What's your current level and in game name?

As someone who started in IT and started repairing computers on the side, I will say it can become a full time job. Or it can be a nice side revenue stream.

What I like about it is that your costs are fairly low as you don’t necessarily need expensive equipment and you can work out of your house. A lot of the stuff I buy for business expenses (and thus I write off or depreciate) have dual purpose home use (eg. I bought a high end gaming system for my office PC or I deduct my cell phone and internet bill).

That being said, since you’re starting out with a 9-5 job, you at least have a steady revenue stream. That’s good as finding new customers is going to be the hardest part in the beginning. You might have some people already lined up and that’s good. Try to find out what the going rate for service in your area is. You don’t want to undervalue your labor just because you do this on the side. If you do, it makes it harder to raise prices.

If you want to do everything on the up and up (eg. Pay taxes, get business licenses), here are a few things to consider.

For taxes, you can either withhold more with your W2 job to account for self employment tax and the added personal income tax.

Or you can file a form 1040-ES and pay your taxes quarterly (eg. April 15, June 15, September 15, January 15). I would say it’s save 25-30% of net income to cover your taxes.

Also if you sell stuff you’ll want to get a resale license to collect sales tax. You’ll also be in charge of remitting sales tax to your state’s tax agency.

You should also get a business license in whatever town you operate from. And if your state has any other licenses get that too. So for example, I need to get a California Bureaunof Electronic Appliance Repair certificate each year that costs $165. I also pay for business licenses in my home town and a neighboring town that requires a business license if you do business with anyone who resides there (even if your business itself resides in another city).

I also pay for a fictitious business license as I run my business using a fictitious name. If you use your own name you can skip this.

You should look to get an EIN from the IRS and also a business checking account to deposit checks in. If you use your personal account for business use, your bank may cancel your account. There are a bunch of free business checking accounts so no need to pay a fee if your bank doesn’t offer one.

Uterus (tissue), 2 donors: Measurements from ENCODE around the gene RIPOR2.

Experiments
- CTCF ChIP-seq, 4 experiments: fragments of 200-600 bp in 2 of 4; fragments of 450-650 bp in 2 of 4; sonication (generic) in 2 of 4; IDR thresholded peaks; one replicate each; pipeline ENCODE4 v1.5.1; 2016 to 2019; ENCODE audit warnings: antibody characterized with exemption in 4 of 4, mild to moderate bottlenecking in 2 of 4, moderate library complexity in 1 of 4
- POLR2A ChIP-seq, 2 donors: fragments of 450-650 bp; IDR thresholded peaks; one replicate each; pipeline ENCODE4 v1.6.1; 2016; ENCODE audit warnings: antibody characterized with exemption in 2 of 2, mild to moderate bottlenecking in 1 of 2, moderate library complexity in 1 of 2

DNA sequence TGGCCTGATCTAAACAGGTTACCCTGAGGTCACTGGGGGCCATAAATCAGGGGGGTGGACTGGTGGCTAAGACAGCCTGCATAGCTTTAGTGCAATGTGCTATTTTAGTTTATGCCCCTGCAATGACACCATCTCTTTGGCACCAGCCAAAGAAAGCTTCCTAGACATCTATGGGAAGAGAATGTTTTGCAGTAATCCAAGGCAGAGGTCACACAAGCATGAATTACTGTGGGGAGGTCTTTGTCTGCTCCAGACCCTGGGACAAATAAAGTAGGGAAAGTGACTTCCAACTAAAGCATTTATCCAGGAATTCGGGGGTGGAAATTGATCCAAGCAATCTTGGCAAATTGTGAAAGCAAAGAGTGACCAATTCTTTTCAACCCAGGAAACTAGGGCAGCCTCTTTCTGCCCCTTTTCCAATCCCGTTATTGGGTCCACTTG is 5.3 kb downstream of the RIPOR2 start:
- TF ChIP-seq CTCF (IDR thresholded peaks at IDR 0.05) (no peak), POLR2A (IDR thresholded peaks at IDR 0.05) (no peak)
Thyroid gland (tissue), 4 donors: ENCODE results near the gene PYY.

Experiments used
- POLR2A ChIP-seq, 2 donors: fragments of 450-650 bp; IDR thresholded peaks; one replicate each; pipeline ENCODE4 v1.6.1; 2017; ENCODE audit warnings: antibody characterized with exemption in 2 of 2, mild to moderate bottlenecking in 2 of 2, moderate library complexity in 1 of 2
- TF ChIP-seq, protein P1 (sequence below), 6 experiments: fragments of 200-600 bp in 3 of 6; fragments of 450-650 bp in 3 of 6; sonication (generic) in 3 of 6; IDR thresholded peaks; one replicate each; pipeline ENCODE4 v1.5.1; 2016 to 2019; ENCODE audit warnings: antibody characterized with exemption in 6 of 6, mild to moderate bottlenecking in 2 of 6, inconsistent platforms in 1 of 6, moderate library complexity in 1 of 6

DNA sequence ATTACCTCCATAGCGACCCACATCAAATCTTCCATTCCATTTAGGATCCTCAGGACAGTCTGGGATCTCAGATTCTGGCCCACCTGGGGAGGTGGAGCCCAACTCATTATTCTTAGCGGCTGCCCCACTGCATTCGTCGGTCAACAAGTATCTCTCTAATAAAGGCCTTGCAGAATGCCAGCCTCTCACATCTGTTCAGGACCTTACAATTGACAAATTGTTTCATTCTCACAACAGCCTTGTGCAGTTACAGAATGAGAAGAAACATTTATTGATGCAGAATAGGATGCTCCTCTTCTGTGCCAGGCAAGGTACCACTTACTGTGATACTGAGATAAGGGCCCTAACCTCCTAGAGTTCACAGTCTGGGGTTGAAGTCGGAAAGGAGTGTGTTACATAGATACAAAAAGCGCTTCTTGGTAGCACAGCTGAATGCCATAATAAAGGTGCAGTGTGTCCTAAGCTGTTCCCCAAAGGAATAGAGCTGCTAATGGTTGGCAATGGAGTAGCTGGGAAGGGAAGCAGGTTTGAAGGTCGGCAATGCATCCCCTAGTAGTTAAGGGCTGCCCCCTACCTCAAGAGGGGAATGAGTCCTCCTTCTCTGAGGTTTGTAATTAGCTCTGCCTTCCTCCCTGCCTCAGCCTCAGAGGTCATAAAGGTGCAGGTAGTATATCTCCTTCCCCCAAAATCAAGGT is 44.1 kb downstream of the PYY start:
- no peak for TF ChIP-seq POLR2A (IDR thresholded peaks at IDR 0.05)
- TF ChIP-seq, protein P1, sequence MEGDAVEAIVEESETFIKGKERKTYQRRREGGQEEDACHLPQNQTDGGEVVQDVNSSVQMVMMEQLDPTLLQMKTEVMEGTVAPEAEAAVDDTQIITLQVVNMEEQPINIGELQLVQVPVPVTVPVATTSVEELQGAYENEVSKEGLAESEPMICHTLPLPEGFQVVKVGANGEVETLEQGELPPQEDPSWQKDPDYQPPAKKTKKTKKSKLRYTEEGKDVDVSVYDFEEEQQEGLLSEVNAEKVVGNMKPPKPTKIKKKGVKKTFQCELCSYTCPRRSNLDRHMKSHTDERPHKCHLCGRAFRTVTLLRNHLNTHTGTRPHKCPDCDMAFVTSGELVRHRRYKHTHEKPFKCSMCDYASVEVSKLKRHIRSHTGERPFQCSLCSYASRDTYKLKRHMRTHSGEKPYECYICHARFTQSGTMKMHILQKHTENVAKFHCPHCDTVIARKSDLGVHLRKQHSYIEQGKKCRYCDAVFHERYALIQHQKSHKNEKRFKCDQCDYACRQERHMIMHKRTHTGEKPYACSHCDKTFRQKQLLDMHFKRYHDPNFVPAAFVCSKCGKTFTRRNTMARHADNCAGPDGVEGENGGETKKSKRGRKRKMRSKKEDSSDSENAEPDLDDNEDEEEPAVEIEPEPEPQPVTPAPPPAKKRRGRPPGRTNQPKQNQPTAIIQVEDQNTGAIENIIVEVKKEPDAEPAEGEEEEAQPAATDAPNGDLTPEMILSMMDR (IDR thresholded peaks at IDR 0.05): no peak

Another thing to consider is that since your now your own employee, you can open a solo 401k for your side gig even if you have a 401k with your primary job. Just be mindful of max contribution limits between all accounts.

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Original Poster1 point · 3 days ago

Thanks for sharing this. I also live in California.

So after paying all of that tax, business licenses, etc. You still made decent money? Did you just charge per hour or job? How much?

By repairing computers do you mean fixing 'slow' computers or physical damage to them?

Yeah, I'll repair anything that your corporate IT department would normally handle. So that ranges from mundane software problems like a virus infection all the way up to hardware replacement. I'll setup networks, repair damaged laptops, data recovery, etc. Any specialty work like printer repair or cable networking, I have subcontractors I use. For severe data recovery, I farm the work out to data recovery labs like DriveSavers who have a great reseller program where they give you 10% for any referrals. I do the same for internet and VOIP referrals. So I make like $500 for every Vonage Business customer I refer to and around that much for every Comcast Business internet client.

I also do unrelated IT work, just because the work fell into my lap. So I have a tile company that I do the books for. I get an extra $350/month for maybe 1-2 hours work.

As for making decent money, I net around 66% of gross profits as most of my work is labor. So the question really depends on how much you value your time.

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Original Poster1 point · 2 days ago

Awesome, thanks for sharing. I'm a network engineer so setting up small networks would be right up my alley.

You mean book keeping for the tile company? I'm good with numbers so maybe I can look into something like this, as well. Is it difficult?

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Guild is already full :/ are you able to expand the member limit?

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Join my guild. Name is: NightsWatch

I've been playing since soft-launch so I can help you out, too. It's open to all players, for now.

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I recently started with a new company and my financial adviser helped me pick out some funds for my 401k plan. Before anyone speaks out against this, he is a fiduciary adviser and fee based. He is also a friend of mine so he charged me nothing for his service. Here is what he came up with:

  • 50% Fidelity 500 Index Institutional 
  • 25% American Funds Europacific Growth 
  • 17.5% Fidelity Extended Market Index Premium 
  • 7.5% Fidelity Small Cap Index Institutional 

I know you all can't see the other funds I could choose from, but do you like this diversity? Before I talked with my friend I had looked through the funds myself and was pretty set on just investing 100% into the Fidelity 500 Index Institutional since it had super low fees, a proven track record, and tracks the S&P.